Right to Repair: Pricing, Welfare, and Environmental Implications

Management Science, Forthcoming

103 Pages Posted: 3 Feb 2020 Last revised: 23 Mar 2022

See all articles by Chen Jin

Chen Jin

National University of Singapore (NUS) - Department of Information Systems and Analytics

Luyi Yang

University of California, Berkeley - Haas School of Business

Cungen Zhu

National University of Singapore

Date Written: January 9, 2020

Abstract

The "right to repair" (RTR) movement calls for government legislation that requires manufacturers to provide repair information, tools, and parts so that consumers can independently repair their own products with more ease. The initiative has gained global traction in recent years. Repair advocates argue that such legislation would break manufacturers’ monopoly on the repair market and benefit consumers. They further contend that it would reduce the environmental impact by reducing e-waste and new production. Yet, the RTR legislation may also trigger a price response in the product market as manufacturers try to mitigate the profit loss. This paper employs an analytical model to study the pricing, welfare, and environmental implications of RTR. We find that as the RTR legislation continually lowers the independent repair cost, manufacturers may initially cut the new product price and then raise it. This non-monotone price adjustment may further induce a non-monotone change in consumer surplus, social welfare, and environmental impact. Strikingly, the RTR legislation can potentially lead to a "lose-lose-lose" outcome that compromises manufacturer profit, reduces consumer surplus, and increases the environmental impact, despite repair being made easier and more affordable.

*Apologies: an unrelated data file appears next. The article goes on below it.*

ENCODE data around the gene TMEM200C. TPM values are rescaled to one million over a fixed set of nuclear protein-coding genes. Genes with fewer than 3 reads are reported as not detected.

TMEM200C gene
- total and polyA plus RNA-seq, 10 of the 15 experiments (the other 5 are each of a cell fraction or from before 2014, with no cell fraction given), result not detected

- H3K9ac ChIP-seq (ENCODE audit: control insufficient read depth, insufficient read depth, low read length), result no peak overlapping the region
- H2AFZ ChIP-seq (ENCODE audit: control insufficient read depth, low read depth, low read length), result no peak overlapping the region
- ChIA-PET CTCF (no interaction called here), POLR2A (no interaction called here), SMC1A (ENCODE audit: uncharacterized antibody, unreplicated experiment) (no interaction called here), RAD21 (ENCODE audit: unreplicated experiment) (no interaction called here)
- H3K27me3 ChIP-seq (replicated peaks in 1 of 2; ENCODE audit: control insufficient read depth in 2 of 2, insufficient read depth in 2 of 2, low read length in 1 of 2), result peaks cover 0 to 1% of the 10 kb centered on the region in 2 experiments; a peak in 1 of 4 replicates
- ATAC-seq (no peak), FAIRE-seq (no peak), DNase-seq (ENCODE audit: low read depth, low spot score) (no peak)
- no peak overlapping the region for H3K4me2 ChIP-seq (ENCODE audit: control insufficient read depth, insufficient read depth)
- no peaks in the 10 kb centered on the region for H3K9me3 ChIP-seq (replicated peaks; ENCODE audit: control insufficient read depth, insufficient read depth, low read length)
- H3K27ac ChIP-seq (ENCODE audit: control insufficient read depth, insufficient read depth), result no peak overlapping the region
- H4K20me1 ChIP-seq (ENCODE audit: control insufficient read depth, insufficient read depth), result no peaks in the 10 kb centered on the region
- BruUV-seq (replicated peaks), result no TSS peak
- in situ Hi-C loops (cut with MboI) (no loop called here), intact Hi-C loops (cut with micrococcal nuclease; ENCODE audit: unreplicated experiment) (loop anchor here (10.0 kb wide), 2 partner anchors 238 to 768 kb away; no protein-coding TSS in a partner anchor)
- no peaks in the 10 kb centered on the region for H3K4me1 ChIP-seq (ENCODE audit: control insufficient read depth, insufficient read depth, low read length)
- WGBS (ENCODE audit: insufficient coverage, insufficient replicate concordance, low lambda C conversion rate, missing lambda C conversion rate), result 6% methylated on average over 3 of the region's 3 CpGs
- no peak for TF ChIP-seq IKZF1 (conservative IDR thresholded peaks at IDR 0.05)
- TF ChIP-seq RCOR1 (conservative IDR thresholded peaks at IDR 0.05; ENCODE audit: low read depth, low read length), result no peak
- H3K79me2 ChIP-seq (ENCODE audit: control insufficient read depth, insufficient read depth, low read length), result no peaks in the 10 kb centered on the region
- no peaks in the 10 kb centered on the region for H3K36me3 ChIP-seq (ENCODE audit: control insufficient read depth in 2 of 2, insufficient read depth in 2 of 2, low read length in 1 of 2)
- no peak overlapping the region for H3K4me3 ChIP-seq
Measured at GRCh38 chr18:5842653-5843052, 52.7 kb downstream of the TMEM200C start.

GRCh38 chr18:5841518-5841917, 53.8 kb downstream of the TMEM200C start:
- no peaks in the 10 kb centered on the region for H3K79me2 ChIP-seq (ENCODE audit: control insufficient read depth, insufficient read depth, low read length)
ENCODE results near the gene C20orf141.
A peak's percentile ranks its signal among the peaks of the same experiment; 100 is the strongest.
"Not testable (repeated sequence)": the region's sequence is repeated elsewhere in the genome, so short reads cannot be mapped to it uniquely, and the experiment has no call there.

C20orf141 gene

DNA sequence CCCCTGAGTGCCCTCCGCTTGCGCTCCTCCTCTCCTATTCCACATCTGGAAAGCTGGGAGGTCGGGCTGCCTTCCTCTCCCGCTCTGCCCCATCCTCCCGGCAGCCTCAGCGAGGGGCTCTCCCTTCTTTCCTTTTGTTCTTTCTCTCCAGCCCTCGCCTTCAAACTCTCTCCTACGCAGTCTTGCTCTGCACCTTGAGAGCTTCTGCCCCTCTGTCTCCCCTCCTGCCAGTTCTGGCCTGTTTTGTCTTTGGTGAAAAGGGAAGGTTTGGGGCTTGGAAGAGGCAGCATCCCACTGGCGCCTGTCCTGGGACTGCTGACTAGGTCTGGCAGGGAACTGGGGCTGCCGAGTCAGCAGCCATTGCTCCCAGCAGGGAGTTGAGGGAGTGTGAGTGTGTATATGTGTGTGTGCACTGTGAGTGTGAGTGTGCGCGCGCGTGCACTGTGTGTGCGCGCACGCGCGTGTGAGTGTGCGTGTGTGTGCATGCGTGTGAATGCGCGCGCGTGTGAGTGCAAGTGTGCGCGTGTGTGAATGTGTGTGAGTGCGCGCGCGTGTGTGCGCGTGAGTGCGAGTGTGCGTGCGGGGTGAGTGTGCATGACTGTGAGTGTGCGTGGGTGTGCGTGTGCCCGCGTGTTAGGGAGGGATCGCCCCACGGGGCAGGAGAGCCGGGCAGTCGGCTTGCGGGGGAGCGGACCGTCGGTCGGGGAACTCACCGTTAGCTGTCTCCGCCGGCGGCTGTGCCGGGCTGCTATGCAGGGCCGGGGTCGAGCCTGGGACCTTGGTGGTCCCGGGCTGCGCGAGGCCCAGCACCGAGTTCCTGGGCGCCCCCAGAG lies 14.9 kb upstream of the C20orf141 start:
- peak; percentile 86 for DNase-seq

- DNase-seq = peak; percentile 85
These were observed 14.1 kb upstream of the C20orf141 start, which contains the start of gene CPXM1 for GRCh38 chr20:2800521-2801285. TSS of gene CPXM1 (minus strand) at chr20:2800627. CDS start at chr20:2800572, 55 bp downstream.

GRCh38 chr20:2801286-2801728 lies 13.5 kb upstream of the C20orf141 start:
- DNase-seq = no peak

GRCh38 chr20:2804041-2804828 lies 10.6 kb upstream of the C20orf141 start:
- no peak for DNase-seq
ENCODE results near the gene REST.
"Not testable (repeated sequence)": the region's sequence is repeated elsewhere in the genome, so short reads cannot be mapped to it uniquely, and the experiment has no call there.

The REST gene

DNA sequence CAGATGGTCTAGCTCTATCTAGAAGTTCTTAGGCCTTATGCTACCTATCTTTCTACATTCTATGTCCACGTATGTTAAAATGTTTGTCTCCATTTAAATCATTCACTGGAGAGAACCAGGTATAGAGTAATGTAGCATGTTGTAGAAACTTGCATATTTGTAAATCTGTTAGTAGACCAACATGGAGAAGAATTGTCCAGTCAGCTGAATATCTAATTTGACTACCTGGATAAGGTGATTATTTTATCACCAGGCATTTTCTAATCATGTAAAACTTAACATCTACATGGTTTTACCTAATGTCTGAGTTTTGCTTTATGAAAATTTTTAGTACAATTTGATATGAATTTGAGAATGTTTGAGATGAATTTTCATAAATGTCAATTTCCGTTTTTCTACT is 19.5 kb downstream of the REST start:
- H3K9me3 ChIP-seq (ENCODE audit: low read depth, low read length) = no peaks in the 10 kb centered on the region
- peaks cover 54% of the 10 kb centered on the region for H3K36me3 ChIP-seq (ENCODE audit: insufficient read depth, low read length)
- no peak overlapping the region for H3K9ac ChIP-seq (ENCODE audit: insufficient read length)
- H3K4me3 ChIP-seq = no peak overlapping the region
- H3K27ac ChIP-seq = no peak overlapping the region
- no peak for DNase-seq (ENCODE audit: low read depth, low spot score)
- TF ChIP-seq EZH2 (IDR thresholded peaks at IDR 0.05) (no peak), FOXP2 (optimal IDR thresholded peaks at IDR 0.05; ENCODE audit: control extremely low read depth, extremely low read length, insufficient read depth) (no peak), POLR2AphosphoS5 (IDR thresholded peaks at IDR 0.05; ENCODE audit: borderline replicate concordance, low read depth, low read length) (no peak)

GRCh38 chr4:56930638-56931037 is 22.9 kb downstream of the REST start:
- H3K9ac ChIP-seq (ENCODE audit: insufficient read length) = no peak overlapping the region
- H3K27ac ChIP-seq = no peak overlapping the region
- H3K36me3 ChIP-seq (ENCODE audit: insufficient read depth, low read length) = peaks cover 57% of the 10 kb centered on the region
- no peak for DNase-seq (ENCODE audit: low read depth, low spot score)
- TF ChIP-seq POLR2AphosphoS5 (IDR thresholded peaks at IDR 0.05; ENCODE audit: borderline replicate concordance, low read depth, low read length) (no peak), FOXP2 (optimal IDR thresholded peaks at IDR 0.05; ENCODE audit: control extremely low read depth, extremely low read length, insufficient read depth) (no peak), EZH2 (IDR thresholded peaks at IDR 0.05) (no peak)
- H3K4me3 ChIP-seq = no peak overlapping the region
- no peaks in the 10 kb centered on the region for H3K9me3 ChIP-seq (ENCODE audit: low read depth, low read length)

Keywords: sustainable operations, repair, durable goods, after-sales service, pricing, extended producer responsibility, consumer surplus, environmental impact

Suggested Citation

Jin, Chen and Yang, Luyi and Zhu, Cungen, Right to Repair: Pricing, Welfare, and Environmental Implications (January 9, 2020). Management Science, Forthcoming, Available at SSRN: https://ssrn.com/abstract=3516450 or http://dx.doi.org/10.2139/ssrn.3516450

Chen Jin (Contact Author)

National University of Singapore (NUS) - Department of Information Systems and Analytics ( email )

Singapore

Luyi Yang

University of California, Berkeley - Haas School of Business ( email )

545 Student Services Building, #1900
2220 Piedmont Avenue
Berkeley, CA 94720
United States

Cungen Zhu

National University of Singapore ( email )

15 Computing Drive
Singapore, 117418
Singapore

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